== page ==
Department of Education (ED) officials announced Wednesday — the second day of the 2019 annual Federal Student Aid (FSA) Training Conference — that they reduced the number of FAFSA applications selected for verification by about 26% using new technology.
During the second general session of the day, ED’s Ed Pacchetti explained to thousands of financial aid professionals that FSA had begun using a machine learning model in October 2018 to select FAFSA filers for verification, which reduced the applications selected from 30% to 22% in 2019-20 — 900,000 fewer than in 2018-19.
Celebrating lower verification rate of 22% of filers while still controlling for improper payments. That's 900,000 fewer filers selected for verification for 19-20 compared to 18-19. Big thanks from @collegeaccess and our students. #fsatc2019— Kim Cook (@NCANCook) December 4, 2019
Craig Munier, the assistant director of policy liaison and implementation at FSA, said ED is constantly working to find a balance between reducing the verification burden on students and financial aid administrators while still ensuring that students are disbursed the correct amount of funds. Pacchetti explained that ED’s cost-benefit analysis showed verifying 22% of FAFSA applications resulted in the highest return in reducing improper payments, which ED has been under pressure to address.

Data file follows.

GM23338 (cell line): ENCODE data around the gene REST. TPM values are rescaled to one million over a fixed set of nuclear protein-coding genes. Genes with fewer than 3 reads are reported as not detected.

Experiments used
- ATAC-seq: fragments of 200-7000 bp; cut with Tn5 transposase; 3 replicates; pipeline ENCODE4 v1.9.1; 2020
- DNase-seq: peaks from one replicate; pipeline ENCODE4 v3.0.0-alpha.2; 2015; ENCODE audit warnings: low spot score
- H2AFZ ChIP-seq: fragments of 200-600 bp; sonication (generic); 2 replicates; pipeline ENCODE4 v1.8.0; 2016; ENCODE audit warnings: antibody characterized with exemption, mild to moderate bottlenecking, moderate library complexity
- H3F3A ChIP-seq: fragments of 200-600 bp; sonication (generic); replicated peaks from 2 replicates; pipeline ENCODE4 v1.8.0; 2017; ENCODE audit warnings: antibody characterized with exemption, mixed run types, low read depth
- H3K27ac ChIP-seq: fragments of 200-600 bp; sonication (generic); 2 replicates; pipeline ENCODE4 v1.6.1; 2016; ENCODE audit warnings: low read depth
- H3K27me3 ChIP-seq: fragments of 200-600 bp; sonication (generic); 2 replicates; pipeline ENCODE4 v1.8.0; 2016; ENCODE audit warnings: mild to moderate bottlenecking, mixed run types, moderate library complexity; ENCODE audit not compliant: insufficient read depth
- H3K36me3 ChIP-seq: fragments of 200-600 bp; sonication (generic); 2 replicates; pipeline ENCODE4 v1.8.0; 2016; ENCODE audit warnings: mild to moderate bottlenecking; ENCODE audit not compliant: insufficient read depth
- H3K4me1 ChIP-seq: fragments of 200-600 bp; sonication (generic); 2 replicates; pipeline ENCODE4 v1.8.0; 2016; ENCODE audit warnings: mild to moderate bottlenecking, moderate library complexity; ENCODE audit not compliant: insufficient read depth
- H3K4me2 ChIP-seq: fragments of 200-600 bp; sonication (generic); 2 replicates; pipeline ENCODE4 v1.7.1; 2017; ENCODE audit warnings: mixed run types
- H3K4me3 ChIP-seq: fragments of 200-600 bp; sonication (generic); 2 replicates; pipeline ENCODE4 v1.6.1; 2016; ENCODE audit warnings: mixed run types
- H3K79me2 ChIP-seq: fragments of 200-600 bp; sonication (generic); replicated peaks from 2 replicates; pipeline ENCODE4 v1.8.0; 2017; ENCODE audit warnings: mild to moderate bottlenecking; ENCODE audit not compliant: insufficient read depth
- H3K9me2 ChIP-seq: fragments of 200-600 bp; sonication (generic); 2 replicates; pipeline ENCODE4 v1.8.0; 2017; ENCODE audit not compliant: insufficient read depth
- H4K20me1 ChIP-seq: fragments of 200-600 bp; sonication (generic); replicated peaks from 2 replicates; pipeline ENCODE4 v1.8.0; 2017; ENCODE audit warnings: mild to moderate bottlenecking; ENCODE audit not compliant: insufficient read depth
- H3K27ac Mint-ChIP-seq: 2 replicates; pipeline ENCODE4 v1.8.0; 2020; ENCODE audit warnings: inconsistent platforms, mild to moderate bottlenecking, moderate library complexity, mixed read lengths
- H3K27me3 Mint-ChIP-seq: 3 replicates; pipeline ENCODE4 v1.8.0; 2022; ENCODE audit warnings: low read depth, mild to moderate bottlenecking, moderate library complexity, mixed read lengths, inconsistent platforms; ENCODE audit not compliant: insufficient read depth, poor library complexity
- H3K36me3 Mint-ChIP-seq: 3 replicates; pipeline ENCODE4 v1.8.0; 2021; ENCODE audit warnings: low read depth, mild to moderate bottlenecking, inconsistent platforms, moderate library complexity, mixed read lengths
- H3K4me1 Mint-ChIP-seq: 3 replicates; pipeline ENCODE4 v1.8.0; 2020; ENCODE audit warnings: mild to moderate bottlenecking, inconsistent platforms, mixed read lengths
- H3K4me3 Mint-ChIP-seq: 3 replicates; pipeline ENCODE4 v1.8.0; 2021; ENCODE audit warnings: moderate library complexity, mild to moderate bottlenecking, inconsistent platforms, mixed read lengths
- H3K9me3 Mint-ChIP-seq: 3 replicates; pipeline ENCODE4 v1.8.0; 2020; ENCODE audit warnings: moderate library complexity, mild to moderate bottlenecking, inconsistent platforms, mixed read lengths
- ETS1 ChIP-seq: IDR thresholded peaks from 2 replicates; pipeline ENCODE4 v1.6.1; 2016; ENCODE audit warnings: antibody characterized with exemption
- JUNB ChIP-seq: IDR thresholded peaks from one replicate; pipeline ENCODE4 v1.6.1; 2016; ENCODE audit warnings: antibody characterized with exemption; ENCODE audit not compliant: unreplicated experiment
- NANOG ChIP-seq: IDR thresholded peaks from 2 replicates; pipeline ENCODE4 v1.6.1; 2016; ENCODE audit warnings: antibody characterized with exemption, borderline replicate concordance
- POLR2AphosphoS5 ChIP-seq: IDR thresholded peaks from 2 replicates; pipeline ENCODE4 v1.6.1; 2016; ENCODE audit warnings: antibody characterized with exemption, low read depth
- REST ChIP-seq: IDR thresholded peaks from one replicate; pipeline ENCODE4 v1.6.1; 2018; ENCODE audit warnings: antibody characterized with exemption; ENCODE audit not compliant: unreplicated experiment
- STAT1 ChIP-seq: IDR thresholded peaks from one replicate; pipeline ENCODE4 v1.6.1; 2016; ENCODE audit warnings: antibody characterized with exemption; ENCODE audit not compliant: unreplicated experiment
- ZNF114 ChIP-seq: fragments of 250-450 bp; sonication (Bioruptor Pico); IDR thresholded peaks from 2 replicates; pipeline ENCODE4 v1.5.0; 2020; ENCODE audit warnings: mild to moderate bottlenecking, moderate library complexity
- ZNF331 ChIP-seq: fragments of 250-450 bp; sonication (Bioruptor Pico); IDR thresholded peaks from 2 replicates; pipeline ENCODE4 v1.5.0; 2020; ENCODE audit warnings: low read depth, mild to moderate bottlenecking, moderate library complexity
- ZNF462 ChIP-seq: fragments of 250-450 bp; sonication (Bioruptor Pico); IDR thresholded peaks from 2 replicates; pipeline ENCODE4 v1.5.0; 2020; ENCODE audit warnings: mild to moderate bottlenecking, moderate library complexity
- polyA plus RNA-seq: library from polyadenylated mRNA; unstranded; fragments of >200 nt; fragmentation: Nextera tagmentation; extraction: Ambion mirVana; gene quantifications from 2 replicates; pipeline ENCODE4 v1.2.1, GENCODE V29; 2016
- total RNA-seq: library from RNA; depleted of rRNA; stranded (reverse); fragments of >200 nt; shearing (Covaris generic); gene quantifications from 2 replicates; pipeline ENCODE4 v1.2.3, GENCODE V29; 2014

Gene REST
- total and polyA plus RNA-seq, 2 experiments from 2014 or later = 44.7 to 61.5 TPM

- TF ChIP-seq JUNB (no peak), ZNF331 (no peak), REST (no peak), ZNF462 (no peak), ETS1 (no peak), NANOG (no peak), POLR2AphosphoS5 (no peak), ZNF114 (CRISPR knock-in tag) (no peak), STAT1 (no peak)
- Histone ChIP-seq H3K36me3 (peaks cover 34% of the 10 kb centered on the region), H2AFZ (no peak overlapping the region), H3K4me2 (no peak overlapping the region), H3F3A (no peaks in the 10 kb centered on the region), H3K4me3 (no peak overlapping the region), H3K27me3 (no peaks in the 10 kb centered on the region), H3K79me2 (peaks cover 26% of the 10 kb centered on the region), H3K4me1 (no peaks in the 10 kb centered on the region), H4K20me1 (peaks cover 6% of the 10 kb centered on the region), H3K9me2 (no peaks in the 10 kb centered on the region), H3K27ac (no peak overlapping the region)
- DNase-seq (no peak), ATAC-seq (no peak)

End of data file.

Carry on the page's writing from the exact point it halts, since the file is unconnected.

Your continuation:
“Only with the new technology of the machine learning model could FSA lower verification rates while controlling improper payments,” Pacchetti said. “... We hope that all of you have felt the reduction in burden this year.”
Pacchetti added that the new technology has consequently reduced the number of filers who never complete the FAFSA after being flagged for verification — known as “verification melt” — which is an issue NASFAA has been outspoken about. He said ED has allowed 100,000 more students to continue the process of accessing federal financial aid based on its estimates that verification melt affects 11% of selected filers, and added that using others’ estimates that verification melt affects closer to 25% of selected filers, that figure rises to 225,000 students.
Pacchetti said that moving forward, ED will continue to work toward reducing verification melt and improving its process for verification selection.
“The model that we are using is retrained every year, and it gets smarter every year,” he said, adding that ED is also rethinking its cost-benefit model for verification to include more costs.
Publication Date: 12/5/2019